One of the best things we can do as gearheads is pass along little tips and tricks to other grease monkeys. Just as the advice you got when you were a kid was meant to keep you alive (e.g. "Don't stick a knife in the toaster"), these tips are meant to make you a better mechanic. Over the years, ingenious readers have figured out a better way to do something, and they let us know about it. Some of the tips come from us here at the magazine-yeah, sometimes we actually know stuff. Plus, we had to come up with something for our model, Kodye, to do for the day. So sit back and enjoy our tech-tips blowout.
1. What's Your Handle?
If you ever do a lot of repairs, such as valve jobs or resealing intake manifolds, you can use a "handle" for lifting those awkward parts. An easy-to-make, low-cost handle can be made from old piston wrist pins when you weld various-size bolts to them. These make great T-handles to use in any standard or metric application. Just spin them in place and lift the part away easily.
New England, ND
2. Control the Spill
It's inevitable: No matter how careful you are, some oil is bound to get spilled. Instead of wasting rags mopping up the liquid, try using kitty litter. We keep a small bag of the absorbent material in the Sport Truck shop at all times just in case some of the slick stuff gets on the ground. You can also use this stuff to get out minor oil stains on concrete by grinding it in with your shoe and letting it sit overnight.
By The Sport Truck Staff
3. Hands Off The Tail
To deter tailgate theft, I installed small bolts with nuts and washers in the large part of the hole in both tailgate-retaining cables on my '98 GMC Sonoma Sportside. The gate still opens and closes just fine, but it can't be taken off unless these two bolts are removed.
Steve Newman Alamo, CA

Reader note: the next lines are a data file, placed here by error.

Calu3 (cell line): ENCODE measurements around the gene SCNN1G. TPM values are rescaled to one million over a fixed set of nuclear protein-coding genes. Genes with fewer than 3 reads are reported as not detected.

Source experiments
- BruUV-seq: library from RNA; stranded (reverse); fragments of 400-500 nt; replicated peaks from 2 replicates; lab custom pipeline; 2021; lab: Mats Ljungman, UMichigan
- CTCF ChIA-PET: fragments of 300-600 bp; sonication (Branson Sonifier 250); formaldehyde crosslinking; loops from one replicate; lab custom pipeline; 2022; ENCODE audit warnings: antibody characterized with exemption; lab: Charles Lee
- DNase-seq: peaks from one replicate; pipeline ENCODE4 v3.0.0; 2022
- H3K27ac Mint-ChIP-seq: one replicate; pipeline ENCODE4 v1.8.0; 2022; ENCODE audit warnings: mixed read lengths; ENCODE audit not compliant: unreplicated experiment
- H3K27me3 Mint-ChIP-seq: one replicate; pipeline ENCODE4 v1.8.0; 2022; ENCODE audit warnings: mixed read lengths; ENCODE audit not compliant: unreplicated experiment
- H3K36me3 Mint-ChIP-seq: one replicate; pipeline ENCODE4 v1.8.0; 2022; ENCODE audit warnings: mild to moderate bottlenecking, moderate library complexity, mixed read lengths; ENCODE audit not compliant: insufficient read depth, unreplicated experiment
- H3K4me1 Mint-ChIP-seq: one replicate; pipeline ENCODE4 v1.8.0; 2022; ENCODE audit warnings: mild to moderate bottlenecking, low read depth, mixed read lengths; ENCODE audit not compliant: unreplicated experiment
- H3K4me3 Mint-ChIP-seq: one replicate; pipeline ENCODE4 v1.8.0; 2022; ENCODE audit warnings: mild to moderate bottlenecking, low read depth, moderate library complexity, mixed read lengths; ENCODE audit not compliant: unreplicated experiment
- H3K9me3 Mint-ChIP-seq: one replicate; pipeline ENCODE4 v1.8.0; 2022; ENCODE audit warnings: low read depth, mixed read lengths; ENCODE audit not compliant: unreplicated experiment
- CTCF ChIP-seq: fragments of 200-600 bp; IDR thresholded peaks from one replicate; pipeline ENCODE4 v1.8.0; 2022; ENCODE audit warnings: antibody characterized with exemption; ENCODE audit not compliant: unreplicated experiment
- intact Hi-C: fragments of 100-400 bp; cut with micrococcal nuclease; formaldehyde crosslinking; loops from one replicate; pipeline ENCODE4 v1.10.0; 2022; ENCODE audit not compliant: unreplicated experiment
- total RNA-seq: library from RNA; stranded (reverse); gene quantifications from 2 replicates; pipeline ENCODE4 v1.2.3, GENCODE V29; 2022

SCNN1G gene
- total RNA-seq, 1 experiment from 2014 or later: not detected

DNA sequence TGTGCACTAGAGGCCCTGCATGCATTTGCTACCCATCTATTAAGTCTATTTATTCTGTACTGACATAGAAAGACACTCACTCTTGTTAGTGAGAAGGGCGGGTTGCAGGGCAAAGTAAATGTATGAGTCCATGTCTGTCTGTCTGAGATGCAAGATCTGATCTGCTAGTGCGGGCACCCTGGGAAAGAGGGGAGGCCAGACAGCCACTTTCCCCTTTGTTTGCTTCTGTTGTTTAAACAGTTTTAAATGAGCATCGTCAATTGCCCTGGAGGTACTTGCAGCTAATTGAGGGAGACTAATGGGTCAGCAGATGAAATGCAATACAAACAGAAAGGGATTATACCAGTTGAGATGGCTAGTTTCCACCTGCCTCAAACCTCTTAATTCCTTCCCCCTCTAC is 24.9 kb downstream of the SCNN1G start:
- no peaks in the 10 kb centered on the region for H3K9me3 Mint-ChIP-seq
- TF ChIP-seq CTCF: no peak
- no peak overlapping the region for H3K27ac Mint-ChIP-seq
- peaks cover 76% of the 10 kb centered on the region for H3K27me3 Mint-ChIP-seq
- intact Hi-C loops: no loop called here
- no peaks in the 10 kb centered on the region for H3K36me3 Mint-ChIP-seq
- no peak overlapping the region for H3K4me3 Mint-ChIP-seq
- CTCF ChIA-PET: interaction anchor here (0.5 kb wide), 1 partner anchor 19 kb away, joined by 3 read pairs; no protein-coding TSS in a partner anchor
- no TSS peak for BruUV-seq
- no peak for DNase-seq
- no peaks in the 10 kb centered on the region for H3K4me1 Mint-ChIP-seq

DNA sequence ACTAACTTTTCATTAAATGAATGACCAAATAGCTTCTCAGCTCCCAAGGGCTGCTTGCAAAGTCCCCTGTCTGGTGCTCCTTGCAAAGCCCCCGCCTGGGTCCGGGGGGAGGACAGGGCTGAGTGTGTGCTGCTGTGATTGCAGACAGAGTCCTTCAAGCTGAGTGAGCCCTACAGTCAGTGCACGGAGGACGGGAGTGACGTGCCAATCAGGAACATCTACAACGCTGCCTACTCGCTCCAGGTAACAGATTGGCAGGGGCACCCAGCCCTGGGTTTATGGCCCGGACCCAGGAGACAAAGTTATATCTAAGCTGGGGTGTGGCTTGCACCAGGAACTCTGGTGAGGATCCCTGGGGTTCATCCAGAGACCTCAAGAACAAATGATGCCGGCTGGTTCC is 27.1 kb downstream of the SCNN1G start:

4. Spicy Quick Fix
If you get a small radiator leak, pour approximately one tablespoon of pepper into the radiator. This will give you a cheap quick fix that will plug the leak until you can have it fixed properly.
5. Color Caps
When detailing engine compartments, one usually thinks chrome, polished aluminum, and monochromatic painted parts. Well, how about vacuum caps? You can usually buy these in an assortment of sizes and colors. They make great covers for exposed screw tips, bolt threads, and bolt heads, creating a really sano look to complement other cosmetic engine mods.
6. Can You Hear Me Now?
For those times when you're trying to hunt down an exhaust leak, you can use a length of hose as a makeshift stethoscope. With this, you'll be able to pinpoint where that annoying ticking noise is coming from and fix it. Try to use new hose. If you don't, you might end up with one dirty ear.
By The Sport Truck Staff
7. Torque Is Cheap
You can create an instant cheater handle by sliding a socket and long extension over the end of a ratchet handle. Use a deep socket that's just a bit larger than the diameter of the ratchet's handle.
Justen Cupples Pinson, TN
8. Dry And Fly
It never fails. You finish detailing your truck and you drive off only to find that trapped water has run out and left streaks and spots. If you have a shop vacuum, you can head these spots off at the pass by using the vacuum to suck the water from the mirrors, handles, and wheels. Just be careful not to scratch anything with the end of the vac.
E.L. Thornhill IV